It’s a truth universally known by longtime runners: Downhills are harder than uphills.
Sure, they may feel amazing, letting gravity do most of the work for you. But that pounding and jarring on your joints is much more likely to cause soreness the next day compared to the uphill sections. That’s because the loading from going down a hill is an eccentric contraction, meaning an outside force (gravity and the hill) is trying to stretch your muscles, particularly your quads, while the muscle is trying to resist that same stretch to help you avoid falling flat on your face.
The result? Downhills may not tax your lungs, but they tax your muscles. Fortunately, that means some strength training in the gym can help avoid some of that post-run soreness and make you a better downhill runner overall. You can arm yourself against those cramps, aches and pains by prepping in the gym.
Stepups are common in most gym settings, whether you’re taking a bootcamp-style class or just following a traditional strength-training circuit. But rather than thinking about just stepping up, focus on the down. Start with a bench, box or step, and during stepup exercises (great for quad and glute strength), step down more slowly, adding a bit more load. You can also use kettlebells or dumbbells to add extra challenge, but only if you can maintain an upright posture while holding them.
Reverse the way you get off the box: Start standing on a small box or a step, and focus on stepping straight down (just bring the foot back up after you touch the ground), focus on keeping your knee aligned with your foot rather than letting it sink in or fall out. Do a set of reps on one foot before switching. The key is to start with a small step — like the ones you would use in a step class, versus a more typical box jump — and slowly build up. You don’t want to sprain an ankle because you started too high!
Squats help downhill running by targeting your quads as well as your glutes, and since your quads are bearing the most weight during a downhill run, the stronger they are, the better they can handle the load. A single-leg squat is a great way to truly target your quads. Don’t use a weight for this: The goal isn’t to squat 200 pounds, it’s to strengthen the chain of muscles from your hips to your toes, so focus on form, not weight. Specifically, watch those knees — the goal is to keep your knee aligned with your foot and hip. (If this is too advanced, a standard air squat gives you most of the benefits without the balance issues.)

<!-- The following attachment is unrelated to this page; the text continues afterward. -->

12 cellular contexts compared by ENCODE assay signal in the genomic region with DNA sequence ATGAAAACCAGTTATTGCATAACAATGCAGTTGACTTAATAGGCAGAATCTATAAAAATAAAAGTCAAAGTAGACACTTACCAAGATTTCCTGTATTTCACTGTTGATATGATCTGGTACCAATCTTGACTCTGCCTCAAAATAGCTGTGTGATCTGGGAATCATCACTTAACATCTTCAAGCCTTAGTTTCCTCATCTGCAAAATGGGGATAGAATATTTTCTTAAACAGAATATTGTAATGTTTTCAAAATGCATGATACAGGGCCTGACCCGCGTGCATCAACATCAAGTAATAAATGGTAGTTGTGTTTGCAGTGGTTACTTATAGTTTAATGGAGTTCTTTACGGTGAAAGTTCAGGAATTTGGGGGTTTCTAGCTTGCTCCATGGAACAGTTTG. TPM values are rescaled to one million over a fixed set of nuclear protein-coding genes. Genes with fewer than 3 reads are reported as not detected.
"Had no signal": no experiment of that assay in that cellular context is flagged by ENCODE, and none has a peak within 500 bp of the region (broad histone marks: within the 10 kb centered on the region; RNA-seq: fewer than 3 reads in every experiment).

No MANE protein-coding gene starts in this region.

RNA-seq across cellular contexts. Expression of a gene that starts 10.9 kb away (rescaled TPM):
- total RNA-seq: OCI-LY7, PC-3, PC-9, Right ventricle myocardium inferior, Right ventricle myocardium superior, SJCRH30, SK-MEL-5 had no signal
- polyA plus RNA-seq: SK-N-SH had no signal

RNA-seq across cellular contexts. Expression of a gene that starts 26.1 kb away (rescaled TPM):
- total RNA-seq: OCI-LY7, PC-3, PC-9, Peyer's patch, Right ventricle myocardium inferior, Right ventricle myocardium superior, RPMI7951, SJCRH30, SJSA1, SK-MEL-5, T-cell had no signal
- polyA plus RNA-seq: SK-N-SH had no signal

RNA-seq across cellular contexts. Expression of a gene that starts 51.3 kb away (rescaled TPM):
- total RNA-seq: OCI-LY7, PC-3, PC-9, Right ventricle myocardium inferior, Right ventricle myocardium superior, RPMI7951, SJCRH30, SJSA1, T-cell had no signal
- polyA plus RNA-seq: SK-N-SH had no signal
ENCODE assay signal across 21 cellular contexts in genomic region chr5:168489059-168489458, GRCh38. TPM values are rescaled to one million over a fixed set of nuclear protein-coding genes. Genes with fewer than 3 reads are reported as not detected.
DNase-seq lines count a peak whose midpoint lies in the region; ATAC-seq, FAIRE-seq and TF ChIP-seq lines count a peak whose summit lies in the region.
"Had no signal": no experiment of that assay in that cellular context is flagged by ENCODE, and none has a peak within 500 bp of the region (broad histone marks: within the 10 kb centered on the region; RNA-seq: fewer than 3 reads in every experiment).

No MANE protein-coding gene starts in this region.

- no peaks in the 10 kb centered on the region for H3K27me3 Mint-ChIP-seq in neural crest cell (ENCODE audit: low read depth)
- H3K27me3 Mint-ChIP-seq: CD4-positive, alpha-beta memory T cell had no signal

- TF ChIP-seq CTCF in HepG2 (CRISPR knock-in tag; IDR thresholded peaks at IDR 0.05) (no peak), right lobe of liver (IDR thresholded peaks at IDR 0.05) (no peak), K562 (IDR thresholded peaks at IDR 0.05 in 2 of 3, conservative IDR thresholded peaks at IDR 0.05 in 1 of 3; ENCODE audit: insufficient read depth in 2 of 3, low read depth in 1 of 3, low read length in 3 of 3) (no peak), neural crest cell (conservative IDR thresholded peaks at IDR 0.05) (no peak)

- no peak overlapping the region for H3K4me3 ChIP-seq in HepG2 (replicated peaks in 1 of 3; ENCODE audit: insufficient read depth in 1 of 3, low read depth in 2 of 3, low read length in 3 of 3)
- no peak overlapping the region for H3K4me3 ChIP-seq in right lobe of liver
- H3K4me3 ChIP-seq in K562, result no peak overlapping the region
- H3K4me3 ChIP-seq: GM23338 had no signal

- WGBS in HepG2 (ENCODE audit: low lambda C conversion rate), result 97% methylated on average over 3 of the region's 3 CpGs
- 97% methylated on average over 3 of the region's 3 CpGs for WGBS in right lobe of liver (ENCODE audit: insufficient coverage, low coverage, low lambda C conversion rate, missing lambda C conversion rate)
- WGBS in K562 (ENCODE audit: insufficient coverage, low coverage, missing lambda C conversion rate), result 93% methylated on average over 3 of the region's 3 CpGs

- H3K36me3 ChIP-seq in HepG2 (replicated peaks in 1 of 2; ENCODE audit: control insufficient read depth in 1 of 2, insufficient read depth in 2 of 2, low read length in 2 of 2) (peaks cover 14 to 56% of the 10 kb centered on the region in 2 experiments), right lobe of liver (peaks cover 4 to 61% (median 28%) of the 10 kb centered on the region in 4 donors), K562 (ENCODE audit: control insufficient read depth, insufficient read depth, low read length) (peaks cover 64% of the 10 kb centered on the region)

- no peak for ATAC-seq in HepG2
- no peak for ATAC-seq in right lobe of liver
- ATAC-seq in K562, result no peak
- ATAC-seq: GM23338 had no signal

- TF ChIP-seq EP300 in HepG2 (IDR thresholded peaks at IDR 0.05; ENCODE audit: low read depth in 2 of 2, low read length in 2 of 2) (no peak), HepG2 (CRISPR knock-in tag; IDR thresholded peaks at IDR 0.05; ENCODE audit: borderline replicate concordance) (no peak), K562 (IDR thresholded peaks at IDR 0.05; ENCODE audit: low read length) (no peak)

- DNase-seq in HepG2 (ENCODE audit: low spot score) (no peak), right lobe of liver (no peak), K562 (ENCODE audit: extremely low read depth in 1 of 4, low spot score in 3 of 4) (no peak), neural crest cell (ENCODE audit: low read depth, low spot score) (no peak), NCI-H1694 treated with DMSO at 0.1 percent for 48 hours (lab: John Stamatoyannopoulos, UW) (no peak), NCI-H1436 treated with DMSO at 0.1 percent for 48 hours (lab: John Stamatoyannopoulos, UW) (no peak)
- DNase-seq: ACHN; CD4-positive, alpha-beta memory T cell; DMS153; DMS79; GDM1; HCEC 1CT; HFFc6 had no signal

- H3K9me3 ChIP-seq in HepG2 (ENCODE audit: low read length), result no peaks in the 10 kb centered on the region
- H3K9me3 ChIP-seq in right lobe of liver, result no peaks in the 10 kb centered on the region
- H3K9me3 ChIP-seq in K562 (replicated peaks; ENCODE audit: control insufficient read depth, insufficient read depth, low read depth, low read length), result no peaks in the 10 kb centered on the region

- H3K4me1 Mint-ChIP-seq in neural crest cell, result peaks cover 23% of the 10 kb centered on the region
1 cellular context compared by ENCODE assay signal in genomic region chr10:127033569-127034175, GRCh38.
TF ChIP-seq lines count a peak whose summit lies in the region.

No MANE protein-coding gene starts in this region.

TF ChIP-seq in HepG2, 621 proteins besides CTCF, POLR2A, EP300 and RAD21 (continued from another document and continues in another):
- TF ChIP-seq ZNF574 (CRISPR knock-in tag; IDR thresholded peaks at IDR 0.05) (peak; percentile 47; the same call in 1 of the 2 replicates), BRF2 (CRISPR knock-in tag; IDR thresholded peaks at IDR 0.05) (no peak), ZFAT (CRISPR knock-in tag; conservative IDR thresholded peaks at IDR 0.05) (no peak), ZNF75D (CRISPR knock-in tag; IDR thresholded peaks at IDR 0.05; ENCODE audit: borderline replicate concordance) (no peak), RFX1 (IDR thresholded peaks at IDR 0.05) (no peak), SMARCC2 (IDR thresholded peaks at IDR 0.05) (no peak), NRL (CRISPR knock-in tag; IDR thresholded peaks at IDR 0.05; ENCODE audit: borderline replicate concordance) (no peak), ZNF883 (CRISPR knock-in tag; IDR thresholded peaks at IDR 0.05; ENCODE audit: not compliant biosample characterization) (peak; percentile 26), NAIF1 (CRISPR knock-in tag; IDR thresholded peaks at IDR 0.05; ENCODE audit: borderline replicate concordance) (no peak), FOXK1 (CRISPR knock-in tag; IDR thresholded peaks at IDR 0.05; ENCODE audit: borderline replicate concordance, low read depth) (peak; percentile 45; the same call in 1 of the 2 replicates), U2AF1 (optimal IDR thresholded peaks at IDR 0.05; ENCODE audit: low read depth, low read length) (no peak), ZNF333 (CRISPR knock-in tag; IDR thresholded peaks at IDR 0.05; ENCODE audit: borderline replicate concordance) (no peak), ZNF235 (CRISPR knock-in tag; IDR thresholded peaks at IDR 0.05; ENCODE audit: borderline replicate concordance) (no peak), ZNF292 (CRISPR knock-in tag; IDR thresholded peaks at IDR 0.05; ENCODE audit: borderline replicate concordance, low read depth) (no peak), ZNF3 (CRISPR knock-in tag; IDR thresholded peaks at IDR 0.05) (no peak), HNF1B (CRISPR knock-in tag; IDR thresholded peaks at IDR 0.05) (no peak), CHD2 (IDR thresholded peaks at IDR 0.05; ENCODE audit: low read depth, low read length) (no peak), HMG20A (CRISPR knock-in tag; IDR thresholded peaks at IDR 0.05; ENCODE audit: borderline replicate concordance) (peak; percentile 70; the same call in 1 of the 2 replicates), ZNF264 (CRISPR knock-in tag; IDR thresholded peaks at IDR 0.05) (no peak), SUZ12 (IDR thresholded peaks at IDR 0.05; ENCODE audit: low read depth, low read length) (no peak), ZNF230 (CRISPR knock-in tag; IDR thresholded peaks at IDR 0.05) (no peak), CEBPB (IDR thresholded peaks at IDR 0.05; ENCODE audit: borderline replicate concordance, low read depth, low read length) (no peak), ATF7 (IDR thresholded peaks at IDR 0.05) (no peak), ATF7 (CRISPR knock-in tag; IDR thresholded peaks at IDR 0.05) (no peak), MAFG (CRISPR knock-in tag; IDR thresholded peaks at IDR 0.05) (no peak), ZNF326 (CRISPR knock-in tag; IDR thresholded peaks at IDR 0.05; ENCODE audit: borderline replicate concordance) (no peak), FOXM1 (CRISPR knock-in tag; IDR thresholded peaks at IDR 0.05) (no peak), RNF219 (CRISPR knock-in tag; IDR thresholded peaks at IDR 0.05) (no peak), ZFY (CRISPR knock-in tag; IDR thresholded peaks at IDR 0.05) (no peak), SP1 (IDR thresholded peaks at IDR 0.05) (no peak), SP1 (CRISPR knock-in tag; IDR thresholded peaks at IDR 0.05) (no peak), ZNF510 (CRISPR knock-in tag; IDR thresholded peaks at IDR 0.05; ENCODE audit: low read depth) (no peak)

Runners certainly need to have a strong core across the board, but in downhill running, it’s even more important. Your trunk helps to keep you balanced, and a strong core can help you avoid injuries by keeping you upright and putting less strain on your hips and quads as you pound down hills. The more stable you are, the smoother you can navigate technical terrain or speed through road downhills with maximum efficiency. Try this five-step core routine as part of your strength training.
RUN DOWN STAIRS
If your gym or nearby track has stadium seating, add a few reps of hiking up and running down. This mimics the loading pattern of a downhill, and hiking/walking up avoids stressing your aerobic system, so the movements are almost entirely strength-based versus cardio activities. This is a great warmup if you can do a few reps before hitting the gym or a sneaky way to add some strength-training while your child is at his or her team practice at school!